Respect for diversity and for values different from one's own is a central value of counseling psychology training programs. The valuing of diversity is also consistent with the profession of psychology as mandated by the American Psychological Association's Ethical Principles and Code of Conduct (2002) and as discussed in the Guidelines and Principles of Programs in Professional Psychology (APA, 2005). More recently there has been a call for counseling psychologists to actively work and advocate for social justice and prevent further oppression in society. Counseling psychologists provide services, teach, and/or engage in research with or pertaining to members of social groups that have often been devalued, viewed as deficient, or otherwise marginalized in the larger society.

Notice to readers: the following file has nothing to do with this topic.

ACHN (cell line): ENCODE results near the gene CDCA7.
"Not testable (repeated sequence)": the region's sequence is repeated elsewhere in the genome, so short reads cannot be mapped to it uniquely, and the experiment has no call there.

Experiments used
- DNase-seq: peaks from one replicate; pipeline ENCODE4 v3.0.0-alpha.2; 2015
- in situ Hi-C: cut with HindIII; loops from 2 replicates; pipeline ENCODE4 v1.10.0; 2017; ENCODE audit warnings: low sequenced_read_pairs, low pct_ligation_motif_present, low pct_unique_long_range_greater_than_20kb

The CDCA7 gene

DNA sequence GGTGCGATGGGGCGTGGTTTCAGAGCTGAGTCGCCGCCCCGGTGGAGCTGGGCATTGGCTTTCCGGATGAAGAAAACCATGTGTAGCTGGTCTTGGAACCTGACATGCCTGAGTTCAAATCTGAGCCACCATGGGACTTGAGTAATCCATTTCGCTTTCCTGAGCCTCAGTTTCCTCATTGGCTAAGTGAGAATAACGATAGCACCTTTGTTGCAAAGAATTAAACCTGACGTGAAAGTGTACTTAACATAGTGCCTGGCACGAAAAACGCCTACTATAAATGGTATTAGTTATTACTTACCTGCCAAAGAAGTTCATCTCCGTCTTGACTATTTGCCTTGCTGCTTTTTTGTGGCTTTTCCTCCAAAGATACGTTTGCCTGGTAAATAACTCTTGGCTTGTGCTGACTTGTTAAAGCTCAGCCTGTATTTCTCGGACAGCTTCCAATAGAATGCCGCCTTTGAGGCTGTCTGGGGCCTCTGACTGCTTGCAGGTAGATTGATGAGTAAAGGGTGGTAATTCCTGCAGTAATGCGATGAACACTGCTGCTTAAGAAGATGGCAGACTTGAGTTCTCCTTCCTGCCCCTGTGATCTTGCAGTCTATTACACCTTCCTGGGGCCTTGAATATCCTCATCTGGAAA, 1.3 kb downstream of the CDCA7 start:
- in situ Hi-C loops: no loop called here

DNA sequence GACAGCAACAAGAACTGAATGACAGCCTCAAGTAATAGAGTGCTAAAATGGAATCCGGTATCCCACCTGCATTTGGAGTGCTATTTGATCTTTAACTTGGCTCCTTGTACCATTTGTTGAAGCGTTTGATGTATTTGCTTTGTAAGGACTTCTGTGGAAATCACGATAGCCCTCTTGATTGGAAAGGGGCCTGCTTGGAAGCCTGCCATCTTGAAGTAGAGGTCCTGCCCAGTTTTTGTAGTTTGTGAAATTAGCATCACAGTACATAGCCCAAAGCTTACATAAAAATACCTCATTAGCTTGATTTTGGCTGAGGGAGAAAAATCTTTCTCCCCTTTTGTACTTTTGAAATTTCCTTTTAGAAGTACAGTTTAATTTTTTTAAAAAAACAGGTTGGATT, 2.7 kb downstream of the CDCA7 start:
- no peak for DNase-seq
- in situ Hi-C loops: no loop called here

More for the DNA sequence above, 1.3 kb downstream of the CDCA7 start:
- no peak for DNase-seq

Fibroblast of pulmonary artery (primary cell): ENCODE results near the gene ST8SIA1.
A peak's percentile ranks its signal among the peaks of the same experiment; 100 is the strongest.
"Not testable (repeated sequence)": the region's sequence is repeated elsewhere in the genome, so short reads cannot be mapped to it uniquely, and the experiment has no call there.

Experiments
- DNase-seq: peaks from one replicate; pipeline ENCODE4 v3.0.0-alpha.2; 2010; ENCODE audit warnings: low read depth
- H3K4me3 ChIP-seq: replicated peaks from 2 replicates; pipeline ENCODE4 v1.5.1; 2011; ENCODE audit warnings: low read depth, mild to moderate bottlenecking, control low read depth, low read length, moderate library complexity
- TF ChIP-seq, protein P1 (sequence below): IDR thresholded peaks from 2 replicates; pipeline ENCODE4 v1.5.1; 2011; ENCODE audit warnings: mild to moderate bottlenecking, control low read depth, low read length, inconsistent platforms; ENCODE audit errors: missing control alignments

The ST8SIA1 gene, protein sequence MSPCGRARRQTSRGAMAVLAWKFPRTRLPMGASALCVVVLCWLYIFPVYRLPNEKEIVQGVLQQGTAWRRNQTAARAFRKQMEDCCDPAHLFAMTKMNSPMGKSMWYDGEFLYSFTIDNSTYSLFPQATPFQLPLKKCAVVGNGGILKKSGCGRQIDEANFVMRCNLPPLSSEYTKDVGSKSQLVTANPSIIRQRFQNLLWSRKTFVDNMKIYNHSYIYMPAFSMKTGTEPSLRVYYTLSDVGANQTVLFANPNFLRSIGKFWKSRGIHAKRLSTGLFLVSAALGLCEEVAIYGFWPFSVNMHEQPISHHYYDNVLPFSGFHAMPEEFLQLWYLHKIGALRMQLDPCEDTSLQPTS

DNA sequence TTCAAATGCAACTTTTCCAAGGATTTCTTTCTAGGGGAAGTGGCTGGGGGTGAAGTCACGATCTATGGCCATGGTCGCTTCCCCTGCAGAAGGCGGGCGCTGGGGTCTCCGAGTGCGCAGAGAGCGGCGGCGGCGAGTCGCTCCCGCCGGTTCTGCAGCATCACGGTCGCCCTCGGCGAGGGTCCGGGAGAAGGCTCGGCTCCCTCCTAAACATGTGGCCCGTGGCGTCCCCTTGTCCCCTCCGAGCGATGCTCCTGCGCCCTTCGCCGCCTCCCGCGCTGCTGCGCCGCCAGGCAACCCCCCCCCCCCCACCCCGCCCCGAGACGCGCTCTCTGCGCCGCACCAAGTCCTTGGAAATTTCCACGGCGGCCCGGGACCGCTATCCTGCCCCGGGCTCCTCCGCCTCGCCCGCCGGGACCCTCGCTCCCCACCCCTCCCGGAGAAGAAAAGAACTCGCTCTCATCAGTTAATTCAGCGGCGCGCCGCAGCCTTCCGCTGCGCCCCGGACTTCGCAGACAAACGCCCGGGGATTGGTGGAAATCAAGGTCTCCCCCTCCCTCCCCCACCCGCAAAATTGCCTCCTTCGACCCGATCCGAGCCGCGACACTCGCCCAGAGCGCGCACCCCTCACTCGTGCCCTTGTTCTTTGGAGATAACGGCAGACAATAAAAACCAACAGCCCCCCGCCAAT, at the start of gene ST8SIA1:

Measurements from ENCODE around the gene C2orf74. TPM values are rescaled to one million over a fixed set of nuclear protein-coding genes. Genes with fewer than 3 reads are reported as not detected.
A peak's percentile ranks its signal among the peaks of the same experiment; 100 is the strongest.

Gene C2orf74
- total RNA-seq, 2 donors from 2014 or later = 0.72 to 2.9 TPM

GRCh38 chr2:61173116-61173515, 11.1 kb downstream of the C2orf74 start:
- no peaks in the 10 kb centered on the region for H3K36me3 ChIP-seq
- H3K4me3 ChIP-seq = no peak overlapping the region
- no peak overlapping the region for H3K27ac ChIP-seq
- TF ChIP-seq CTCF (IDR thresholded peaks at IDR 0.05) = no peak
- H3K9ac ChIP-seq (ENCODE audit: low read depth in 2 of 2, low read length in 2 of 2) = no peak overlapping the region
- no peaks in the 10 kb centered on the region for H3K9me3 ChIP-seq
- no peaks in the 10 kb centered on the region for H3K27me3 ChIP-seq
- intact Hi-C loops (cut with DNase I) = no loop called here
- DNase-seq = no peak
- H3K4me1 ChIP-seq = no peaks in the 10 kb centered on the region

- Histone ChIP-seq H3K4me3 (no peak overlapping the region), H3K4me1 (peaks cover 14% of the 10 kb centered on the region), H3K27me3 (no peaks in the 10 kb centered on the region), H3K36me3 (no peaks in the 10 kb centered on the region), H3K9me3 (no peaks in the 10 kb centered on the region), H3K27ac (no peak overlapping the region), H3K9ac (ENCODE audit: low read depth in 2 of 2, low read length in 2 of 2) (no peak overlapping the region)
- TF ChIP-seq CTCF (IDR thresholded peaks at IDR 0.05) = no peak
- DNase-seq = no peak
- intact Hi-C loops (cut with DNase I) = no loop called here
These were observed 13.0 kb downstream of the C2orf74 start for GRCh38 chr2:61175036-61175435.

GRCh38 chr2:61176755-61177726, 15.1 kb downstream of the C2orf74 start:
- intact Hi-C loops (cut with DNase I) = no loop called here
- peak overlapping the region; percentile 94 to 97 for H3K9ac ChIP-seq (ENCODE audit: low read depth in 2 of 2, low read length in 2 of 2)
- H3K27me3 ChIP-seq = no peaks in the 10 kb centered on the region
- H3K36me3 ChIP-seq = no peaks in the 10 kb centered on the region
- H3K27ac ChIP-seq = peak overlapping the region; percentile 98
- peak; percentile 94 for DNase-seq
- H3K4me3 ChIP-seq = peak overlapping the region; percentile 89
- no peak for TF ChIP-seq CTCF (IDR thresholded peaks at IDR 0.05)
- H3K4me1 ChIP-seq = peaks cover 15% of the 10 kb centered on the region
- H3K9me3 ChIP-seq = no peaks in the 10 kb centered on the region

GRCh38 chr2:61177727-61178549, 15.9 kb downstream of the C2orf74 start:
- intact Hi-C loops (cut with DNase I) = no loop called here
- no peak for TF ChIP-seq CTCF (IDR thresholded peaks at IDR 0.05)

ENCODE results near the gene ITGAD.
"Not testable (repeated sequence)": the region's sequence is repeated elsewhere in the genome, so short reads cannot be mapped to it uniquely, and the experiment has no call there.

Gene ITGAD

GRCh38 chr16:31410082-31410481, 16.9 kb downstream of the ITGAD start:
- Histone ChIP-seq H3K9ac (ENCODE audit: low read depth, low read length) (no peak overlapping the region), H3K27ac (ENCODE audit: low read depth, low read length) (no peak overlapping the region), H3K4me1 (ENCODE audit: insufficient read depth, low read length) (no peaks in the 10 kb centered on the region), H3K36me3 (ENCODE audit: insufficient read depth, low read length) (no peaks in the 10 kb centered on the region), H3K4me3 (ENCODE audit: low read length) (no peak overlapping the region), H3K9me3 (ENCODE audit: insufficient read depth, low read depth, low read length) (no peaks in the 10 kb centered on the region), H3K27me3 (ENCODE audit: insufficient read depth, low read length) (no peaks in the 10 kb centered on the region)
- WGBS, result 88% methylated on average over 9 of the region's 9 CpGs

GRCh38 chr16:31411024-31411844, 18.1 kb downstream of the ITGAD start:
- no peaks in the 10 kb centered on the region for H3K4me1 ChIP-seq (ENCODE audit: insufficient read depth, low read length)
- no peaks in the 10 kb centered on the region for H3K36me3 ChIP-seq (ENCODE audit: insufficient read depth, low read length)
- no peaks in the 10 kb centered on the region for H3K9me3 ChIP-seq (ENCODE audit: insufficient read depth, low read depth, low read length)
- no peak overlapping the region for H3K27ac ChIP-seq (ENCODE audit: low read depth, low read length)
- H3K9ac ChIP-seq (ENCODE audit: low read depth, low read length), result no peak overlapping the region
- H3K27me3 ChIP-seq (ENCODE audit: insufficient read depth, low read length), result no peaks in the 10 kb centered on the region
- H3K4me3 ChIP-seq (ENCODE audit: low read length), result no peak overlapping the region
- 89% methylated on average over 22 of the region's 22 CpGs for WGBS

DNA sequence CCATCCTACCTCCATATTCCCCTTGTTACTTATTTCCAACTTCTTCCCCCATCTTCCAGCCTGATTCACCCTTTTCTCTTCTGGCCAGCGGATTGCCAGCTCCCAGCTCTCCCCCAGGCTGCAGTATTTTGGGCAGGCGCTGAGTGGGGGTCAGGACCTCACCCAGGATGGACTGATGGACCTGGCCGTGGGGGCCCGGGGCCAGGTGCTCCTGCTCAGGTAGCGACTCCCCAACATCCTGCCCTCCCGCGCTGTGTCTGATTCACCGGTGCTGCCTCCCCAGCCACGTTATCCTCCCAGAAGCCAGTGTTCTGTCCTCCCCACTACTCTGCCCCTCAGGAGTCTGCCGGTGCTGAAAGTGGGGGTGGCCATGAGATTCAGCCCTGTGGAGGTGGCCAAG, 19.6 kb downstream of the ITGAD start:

Academic training programs, internships that employ counseling psychologists and espouse counseling values, and post-doc training programs (herein "training programs") in counseling psychology exist within multicultural communities that contain people of diverse racial, ethnic, and class backgrounds; national origins; religious, spiritual and political beliefs; physical abilities; ages; genders; gender identities, sexual orientations, and physical appearance. Counseling psychologists believe that training communities are enriched by members' openness to learning about others who are different than them as well as acceptance of others. Internship trainers, professors, practicum supervisors (herein "trainers") and students and interns (herein "trainees") agree to work together to create training environments that are characterized by respect, safety, and trust. Further, trainers and trainees are expected to be respectful and supportive of all individuals, including, but not limited to clients, staff, peers, and research participants.